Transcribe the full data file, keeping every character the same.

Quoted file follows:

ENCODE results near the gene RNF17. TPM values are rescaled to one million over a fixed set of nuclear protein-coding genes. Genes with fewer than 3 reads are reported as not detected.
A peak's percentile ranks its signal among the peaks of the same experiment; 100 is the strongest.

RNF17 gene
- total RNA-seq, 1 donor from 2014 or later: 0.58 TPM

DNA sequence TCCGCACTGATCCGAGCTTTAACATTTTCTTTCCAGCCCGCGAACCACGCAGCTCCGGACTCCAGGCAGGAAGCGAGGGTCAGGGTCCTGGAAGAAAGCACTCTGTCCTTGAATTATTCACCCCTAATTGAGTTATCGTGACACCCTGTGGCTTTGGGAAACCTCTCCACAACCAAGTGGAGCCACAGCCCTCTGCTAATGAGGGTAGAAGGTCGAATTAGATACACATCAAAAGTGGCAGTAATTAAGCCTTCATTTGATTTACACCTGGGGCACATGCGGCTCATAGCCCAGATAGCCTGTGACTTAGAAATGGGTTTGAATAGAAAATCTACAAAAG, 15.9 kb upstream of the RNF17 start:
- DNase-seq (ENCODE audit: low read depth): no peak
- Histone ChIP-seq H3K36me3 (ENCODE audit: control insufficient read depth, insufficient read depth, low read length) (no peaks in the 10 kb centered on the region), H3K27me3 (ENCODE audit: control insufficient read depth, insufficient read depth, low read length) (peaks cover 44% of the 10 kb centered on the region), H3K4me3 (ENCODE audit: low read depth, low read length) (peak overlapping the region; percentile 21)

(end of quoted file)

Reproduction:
ENCODE results near the gene RNF17. TPM values are rescaled to one million over a fixed set of nuclear protein-coding genes. Genes with fewer than 3 reads are reported as not detected.
A peak's percentile ranks its signal among the peaks of the same experiment; 100 is the strongest.

RNF17 gene
- total RNA-seq, 1 donor from 2014 or later: 0.58 TPM

DNA sequence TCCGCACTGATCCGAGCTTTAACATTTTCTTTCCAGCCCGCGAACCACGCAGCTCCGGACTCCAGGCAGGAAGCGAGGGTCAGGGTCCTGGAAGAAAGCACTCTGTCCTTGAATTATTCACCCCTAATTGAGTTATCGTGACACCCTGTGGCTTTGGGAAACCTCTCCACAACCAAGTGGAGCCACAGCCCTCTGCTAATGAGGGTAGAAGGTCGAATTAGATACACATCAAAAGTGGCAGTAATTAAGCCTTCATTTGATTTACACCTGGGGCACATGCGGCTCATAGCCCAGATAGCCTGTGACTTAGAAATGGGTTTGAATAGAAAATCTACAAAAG, 15.9 kb upstream of the RNF17 start:
- DNase-seq (ENCODE audit: low read depth): no peak
- Histone ChIP-seq H3K36me3 (ENCODE audit: control insufficient read depth, insufficient read depth, low read length) (no peaks in the 10 kb centered on the region), H3K27me3 (ENCODE audit: control insufficient read depth, insufficient read depth, low read length) (peaks cover 44% of the 10 kb centered on the region), H3K4me3 (ENCODE audit: low read depth, low read length) (peak overlapping the region; percentile 21)